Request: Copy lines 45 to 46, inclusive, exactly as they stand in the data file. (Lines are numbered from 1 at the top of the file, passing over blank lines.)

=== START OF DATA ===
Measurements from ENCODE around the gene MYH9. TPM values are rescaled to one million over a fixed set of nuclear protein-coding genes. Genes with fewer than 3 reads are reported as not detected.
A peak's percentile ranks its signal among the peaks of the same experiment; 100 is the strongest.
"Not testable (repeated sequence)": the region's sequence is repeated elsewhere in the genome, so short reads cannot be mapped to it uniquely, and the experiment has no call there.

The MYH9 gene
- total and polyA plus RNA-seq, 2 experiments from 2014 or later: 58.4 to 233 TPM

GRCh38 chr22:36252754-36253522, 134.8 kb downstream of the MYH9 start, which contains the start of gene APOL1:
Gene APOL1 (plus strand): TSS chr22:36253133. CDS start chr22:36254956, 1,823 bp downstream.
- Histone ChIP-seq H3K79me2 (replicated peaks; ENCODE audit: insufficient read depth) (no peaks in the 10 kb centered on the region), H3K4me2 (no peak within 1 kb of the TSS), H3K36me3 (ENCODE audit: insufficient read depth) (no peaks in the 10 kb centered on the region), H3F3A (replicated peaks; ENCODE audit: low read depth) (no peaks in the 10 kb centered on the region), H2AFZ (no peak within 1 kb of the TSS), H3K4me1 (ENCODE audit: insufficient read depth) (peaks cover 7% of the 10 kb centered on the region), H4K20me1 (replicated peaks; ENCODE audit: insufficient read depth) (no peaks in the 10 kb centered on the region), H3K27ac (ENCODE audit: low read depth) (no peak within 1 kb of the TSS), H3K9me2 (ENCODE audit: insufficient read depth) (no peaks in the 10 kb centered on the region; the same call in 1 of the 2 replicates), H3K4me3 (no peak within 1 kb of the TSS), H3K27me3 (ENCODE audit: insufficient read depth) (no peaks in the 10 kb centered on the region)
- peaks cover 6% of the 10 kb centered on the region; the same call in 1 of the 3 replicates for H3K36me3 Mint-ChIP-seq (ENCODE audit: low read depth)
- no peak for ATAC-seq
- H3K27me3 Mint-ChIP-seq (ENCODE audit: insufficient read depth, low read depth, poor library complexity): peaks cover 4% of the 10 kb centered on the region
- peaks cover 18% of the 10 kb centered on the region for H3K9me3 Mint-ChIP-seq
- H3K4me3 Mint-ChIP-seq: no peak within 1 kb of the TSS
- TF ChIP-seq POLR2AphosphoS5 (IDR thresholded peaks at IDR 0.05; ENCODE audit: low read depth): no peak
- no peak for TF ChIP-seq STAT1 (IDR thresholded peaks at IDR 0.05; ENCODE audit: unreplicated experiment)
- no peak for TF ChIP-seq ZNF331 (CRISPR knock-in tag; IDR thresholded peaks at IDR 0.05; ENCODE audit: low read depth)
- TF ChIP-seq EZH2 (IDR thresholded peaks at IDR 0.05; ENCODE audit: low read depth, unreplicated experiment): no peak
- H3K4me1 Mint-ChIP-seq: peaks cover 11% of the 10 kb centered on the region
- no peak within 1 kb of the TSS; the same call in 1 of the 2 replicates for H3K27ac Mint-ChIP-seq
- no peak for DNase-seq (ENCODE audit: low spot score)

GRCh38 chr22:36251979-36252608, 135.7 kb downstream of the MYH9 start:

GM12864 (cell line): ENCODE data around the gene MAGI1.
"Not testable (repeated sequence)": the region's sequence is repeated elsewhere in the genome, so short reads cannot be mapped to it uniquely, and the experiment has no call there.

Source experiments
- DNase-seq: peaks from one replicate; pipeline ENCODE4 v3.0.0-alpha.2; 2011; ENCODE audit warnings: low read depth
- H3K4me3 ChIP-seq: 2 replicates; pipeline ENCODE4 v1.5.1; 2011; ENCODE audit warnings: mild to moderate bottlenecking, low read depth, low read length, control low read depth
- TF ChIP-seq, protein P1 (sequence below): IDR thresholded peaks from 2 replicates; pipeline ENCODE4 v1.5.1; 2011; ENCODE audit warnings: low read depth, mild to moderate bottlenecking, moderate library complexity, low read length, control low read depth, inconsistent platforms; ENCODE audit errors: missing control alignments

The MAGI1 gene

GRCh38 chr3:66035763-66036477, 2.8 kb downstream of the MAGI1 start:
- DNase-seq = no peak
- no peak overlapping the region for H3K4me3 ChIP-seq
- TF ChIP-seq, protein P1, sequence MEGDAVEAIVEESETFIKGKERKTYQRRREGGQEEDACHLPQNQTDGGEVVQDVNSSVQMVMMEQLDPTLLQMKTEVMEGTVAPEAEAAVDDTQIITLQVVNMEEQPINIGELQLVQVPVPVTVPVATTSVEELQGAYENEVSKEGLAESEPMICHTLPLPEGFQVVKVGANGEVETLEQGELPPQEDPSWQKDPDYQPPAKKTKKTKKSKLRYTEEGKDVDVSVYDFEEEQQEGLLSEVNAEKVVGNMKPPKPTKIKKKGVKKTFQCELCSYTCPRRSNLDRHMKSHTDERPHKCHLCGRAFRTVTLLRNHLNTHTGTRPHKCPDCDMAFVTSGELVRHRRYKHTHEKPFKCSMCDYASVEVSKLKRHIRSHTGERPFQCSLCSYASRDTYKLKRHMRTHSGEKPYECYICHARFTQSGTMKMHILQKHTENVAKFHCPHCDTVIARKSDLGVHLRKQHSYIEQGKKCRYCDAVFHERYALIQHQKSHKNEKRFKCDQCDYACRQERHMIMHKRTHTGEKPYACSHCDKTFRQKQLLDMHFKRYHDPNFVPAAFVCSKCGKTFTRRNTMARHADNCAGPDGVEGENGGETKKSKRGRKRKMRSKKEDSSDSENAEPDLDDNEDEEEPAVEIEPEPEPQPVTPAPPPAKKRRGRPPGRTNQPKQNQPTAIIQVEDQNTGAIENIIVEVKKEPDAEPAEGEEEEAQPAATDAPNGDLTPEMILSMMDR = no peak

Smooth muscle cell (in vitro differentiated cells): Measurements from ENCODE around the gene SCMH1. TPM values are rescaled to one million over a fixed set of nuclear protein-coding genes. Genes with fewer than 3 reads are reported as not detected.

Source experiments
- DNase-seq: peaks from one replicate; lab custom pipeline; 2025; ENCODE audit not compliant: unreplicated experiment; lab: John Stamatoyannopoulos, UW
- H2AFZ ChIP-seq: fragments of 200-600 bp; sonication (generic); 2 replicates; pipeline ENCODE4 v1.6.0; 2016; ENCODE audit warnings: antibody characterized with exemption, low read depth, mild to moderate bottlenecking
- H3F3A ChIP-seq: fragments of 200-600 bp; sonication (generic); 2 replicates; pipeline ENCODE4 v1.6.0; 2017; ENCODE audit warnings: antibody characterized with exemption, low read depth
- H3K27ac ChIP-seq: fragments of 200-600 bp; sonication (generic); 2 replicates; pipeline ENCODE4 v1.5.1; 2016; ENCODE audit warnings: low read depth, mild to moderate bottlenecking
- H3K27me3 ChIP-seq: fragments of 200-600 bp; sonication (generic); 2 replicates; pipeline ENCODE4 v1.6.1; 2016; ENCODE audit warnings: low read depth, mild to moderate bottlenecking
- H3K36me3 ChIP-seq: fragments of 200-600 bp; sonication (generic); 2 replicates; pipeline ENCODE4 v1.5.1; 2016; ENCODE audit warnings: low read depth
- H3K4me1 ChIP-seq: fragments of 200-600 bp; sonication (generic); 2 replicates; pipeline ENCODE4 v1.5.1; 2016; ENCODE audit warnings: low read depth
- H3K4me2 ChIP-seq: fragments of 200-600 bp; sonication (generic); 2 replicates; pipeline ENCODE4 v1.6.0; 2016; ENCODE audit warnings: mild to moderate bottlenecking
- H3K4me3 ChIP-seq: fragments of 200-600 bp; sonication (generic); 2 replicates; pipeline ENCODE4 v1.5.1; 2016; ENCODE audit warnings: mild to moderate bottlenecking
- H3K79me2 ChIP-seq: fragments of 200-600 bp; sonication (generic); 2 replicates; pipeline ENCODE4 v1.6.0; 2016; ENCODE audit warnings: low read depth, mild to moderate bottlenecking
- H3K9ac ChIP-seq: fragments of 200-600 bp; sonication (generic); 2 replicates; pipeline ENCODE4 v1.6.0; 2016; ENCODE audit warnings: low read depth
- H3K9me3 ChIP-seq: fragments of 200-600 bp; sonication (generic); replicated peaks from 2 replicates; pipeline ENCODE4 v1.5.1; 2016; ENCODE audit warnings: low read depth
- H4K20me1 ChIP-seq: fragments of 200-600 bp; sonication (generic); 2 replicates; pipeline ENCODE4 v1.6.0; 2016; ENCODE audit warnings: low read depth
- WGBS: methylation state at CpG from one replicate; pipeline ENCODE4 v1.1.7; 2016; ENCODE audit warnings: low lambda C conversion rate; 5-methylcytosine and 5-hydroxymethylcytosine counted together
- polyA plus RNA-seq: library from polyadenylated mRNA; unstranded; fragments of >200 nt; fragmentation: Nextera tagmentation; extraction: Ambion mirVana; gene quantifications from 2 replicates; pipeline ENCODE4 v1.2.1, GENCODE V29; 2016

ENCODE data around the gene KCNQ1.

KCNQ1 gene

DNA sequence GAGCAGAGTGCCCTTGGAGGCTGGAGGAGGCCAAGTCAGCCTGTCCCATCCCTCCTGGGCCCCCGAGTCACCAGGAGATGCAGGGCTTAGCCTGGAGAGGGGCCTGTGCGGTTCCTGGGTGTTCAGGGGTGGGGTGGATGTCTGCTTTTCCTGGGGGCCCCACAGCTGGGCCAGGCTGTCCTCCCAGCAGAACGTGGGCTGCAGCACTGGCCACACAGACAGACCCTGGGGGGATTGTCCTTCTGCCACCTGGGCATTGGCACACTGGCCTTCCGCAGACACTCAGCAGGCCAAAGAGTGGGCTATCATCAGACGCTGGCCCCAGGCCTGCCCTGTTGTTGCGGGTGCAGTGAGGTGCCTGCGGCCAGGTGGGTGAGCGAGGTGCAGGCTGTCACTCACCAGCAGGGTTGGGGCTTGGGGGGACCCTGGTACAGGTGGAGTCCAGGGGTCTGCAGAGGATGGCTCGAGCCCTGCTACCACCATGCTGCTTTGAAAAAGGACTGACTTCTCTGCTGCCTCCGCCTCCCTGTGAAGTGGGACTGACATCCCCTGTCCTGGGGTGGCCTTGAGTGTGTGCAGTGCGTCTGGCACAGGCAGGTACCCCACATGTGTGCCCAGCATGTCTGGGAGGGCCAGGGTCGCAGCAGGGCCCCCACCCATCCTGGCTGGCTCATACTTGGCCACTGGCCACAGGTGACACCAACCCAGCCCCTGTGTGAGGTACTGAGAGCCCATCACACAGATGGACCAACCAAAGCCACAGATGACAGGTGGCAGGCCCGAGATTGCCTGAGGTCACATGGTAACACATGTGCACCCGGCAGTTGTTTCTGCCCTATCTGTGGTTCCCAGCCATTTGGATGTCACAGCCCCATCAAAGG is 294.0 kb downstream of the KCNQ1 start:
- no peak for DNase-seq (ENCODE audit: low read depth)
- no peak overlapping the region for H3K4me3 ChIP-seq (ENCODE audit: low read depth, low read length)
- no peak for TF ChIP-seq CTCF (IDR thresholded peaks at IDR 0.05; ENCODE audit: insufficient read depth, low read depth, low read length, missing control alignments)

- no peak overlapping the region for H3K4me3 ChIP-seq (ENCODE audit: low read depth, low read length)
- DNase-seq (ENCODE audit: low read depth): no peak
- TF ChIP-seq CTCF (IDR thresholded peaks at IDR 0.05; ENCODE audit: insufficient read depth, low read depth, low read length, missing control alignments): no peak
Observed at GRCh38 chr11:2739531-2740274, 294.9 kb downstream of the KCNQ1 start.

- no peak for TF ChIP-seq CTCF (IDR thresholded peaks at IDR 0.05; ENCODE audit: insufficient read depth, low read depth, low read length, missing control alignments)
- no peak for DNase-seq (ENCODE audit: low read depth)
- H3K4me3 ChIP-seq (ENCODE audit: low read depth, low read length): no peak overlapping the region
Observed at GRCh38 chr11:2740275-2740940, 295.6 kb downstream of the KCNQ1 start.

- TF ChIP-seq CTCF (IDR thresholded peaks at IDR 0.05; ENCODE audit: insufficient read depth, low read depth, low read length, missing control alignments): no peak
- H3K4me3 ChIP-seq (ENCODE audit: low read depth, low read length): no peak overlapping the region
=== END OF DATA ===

- H3K9ac ChIP-seq: fragments of 200-600 bp; sonication (generic); 2 replicates; pipeline ENCODE4 v1.6.0; 2016; ENCODE audit warnings: low read depth
- H3K9me3 ChIP-seq: fragments of 200-600 bp; sonication (generic); replicated peaks from 2 replicates; pipeline ENCODE4 v1.5.1; 2016; ENCODE audit warnings: low read depth